The aftermath of a mass shooting is extremely painful, but for the victims and victims' families, this pain is often aggravated by mass shooters' names and photos being plastered across news sites and social media. Rather than paying lip service to mass shooters, we should honor the victims they have taken from us. In this vein, the nonprofit Brady Campaign to Prevent Gun Violence has launched a Google Chrome extension that blocks out mass shooters' names on web pages. The extension, "Zero Minutes of Fame," also removes any photos of mass shooters that you might come across, often replacing them with photos of shooting victims.
According to the Brady Campaign, "30% of mass killings and 22% of school shootings are inspired by previous gun-related events." The group subsequently argues that if the media continues to cover these shootings by posting the names and photos of mass shooters, then more people will be inspired to commit acts of mass violence. "Zero Minutes of Fame" therefore alludes to the Brady Campaign's goal to turn shooters' 15 minutes of media-created fame into zero.
The goal of the extension is to challenge the current culture of fascination with the perpetrators of mass violence, not to promote censorship. After all, as Aaron Sankin wrote for the Daily Dot, people need to voluntarily opt in, which makes this a protest of the ways in which media organizations cover shootings. It's also not completely effective; for now, the extension is only equipped to block out full names, but shooters' last names still appear as they are in news stories.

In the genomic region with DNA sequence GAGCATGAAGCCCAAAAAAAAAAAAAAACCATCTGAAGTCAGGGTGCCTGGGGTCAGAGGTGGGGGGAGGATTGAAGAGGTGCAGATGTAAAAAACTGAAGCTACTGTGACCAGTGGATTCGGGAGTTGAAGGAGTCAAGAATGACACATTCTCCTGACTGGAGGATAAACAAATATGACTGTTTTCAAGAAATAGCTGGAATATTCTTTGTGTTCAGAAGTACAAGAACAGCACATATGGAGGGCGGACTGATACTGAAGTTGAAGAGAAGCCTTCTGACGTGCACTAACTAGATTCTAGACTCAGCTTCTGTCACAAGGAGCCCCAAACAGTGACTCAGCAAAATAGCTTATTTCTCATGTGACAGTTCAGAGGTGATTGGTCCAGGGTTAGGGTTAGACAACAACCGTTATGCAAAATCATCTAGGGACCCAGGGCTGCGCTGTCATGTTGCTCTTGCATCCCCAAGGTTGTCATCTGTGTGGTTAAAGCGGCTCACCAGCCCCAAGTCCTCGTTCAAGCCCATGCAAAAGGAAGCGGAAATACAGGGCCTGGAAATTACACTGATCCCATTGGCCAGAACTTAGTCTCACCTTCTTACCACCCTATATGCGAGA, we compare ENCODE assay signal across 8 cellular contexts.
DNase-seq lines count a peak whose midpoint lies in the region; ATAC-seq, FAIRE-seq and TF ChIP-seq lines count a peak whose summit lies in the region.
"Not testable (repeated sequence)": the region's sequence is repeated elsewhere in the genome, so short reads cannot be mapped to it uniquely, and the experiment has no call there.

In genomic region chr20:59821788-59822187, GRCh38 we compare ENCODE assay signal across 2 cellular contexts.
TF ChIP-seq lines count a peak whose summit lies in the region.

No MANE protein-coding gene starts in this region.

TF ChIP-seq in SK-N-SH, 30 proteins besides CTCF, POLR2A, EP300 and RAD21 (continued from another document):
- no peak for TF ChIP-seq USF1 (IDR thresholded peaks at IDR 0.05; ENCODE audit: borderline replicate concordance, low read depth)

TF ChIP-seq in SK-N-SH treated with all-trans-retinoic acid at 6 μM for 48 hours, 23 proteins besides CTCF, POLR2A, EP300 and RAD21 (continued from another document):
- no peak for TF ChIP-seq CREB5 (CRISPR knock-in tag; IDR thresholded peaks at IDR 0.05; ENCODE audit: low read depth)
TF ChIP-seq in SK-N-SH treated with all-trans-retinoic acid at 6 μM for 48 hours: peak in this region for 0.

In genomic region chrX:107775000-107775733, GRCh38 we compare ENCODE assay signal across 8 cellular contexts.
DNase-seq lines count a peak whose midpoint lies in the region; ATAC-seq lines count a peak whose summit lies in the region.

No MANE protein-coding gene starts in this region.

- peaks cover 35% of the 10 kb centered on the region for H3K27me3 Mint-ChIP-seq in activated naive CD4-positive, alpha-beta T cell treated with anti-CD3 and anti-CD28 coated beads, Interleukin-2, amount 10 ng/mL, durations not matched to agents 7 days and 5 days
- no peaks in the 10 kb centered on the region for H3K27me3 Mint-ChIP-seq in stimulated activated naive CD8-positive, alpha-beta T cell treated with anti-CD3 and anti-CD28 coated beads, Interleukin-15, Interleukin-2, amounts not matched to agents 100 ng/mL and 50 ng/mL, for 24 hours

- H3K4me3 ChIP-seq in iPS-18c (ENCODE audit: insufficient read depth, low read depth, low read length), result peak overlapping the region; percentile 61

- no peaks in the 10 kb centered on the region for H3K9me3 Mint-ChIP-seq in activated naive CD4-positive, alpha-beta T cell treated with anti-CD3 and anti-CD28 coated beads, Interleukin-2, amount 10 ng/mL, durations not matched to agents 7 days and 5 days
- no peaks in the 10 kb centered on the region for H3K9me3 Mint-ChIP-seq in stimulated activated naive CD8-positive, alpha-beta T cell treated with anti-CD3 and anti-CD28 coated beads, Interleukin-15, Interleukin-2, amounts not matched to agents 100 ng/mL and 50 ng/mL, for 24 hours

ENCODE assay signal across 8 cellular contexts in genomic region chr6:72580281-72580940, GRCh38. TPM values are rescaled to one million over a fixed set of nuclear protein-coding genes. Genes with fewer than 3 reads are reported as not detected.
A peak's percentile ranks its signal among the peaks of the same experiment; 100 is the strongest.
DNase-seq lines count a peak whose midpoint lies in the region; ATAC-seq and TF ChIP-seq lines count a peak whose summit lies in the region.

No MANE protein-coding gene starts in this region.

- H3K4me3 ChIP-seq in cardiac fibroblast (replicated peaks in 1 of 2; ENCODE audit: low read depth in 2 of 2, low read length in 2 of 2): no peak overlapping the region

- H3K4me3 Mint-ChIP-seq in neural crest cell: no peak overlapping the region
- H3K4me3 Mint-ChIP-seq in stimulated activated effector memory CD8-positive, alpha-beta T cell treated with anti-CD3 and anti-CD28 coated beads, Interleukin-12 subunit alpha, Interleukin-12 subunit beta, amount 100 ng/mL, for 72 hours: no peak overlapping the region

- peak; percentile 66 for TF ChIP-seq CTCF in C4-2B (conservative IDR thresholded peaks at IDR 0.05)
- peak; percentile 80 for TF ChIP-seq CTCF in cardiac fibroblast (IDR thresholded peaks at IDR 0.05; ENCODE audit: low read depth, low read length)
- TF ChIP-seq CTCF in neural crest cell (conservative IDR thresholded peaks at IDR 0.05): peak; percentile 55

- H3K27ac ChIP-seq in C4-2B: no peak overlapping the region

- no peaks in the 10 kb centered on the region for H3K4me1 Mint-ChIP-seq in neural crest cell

Nevertheless, this extension is largely a symbolic effort to challenge a media landscape that often unintentionally glorifies mass violence, and there are always discrepancies between which mass shooters are humanized (the white shooters) and which ones are lumped together as "radical terrorists" (the shooters of color). Some journalists argue that deliberately not naming mass shooters is a public disservice and an unethical path to take, but this ignores the collective power of media organizations to shift the culture away from exploiting interest in mass shooters' personal histories.
It can be incredibly triggering for folks to see the face of the person who killed their loved ones everywhere they turn, and even when journalists want to focus on telling the stories of the victims, they run the risk of prioritizing questions like, "Why did the killer do it?" and "What aspect of the shooter's past can explain what happened?" over the victims' lives and narratives. In any case, this extension is just one small component of the Brady Campaign's efforts to challenge a culture of gun violence. The nonprofit also has a petition up on its website urging media outlets to give killers "Zero Minutes of Fame."